Must be a learnt trait, sparing the killing part, summed up in dog eat dog, belittling people with a spoonful of honey and confusing them with prose like having it but the inability to eat ~unsaid~ cake/ I come from a family of very stupid psycho’s,,,wannabe sociopath’s/ Trouble is you have to be smart to lie, or at least a good memory. Cant choose your family but you can choose your friends. Sorry you had to waste such a big part of your life believing, but now you have a template at least. Usually full of charm and going *bling* at all angles, she came to you I guess because worst thing is to have other people with their own beliefs, interjecting yours. Two faces cant hide around people they claim to know. I read today, betrayal hurts most from those you know and it is ~just life~ coming from stranger’s (something like that worked into the bull I just wrote lol) I have a lot of the “symptoms” you listed, but I dont relish in the pain of others…must be a learnt trait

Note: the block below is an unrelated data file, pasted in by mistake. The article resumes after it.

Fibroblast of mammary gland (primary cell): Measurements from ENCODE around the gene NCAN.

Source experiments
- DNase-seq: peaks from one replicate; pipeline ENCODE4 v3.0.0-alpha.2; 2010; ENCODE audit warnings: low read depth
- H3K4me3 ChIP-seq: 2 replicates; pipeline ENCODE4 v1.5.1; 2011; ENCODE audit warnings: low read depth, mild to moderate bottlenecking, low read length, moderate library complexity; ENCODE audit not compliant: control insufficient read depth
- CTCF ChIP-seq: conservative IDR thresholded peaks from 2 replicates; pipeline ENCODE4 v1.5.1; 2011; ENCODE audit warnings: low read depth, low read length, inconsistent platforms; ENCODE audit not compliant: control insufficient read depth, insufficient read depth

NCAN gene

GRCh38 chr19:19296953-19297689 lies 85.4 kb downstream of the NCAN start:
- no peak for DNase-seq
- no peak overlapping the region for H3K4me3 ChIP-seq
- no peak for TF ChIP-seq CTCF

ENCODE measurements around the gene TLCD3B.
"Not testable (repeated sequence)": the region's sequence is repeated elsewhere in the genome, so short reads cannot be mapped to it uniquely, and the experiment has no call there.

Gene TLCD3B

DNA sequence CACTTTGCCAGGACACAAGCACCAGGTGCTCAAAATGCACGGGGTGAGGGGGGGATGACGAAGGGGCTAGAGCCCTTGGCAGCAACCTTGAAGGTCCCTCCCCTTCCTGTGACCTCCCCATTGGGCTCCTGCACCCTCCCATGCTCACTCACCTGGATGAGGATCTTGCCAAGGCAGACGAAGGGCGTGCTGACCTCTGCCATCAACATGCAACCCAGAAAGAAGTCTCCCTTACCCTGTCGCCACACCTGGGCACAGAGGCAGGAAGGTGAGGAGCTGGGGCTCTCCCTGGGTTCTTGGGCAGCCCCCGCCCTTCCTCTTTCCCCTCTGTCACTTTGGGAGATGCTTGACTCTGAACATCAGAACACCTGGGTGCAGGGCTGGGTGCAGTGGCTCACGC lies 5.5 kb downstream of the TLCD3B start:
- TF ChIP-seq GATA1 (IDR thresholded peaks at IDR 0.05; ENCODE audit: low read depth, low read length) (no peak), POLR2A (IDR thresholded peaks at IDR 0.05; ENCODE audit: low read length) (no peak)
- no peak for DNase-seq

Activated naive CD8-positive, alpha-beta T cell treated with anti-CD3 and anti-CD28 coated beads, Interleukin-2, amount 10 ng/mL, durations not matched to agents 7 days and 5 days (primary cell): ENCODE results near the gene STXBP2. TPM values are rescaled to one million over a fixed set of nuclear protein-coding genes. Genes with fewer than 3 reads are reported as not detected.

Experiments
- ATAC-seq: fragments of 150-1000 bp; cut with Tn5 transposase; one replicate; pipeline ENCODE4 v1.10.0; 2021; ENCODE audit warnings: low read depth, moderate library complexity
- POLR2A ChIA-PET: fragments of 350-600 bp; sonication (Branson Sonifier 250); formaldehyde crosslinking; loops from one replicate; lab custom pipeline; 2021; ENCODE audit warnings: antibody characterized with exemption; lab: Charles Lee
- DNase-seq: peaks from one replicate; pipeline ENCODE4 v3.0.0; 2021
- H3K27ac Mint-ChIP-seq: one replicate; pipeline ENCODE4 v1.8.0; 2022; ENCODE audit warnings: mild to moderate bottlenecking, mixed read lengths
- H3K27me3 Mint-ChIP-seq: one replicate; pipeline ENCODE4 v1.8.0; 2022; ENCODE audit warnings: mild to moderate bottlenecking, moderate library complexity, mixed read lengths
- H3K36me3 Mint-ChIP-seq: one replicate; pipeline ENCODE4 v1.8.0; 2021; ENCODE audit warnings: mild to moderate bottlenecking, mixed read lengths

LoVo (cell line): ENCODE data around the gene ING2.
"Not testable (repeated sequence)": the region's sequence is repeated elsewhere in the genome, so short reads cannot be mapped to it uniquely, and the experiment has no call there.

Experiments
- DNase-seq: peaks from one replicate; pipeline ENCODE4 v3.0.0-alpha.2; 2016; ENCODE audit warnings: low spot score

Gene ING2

1. I guess we’ll never know what combination of nature and nurture and just plain bad luck makes one man take one path, and another veer ever so slightly to a more cruel and heartless one. It is good to have a template, as you said. All lessons are valuable.

  2. KerikM

    You might work on coming up with ways to head off that relative of yours…maybe just avoid her, or find a way to counterattack. I don’t know for sure but I sure don’t like the sound of it. And that co-worker you mention–is this the same one mentioned in “Not made of glass?”
    Trust your instincts.

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  4. In recent years they’ve done brain scans on sociopaths/psychopaths and can see actual structural differences in their brains. They’ve also used fMRI’s to see that their brains literally respond differently to situations which would invoke empathy in average people. So, your friend not reacting to your pain is very consistent with that. She felt nothing, which when you think about it, is different (better?) than a person who can feel, but is indifferent to your pain. I think sociopathy exists on a continuum and affects more people than we realize. Your former friend does seem to be an extreme example.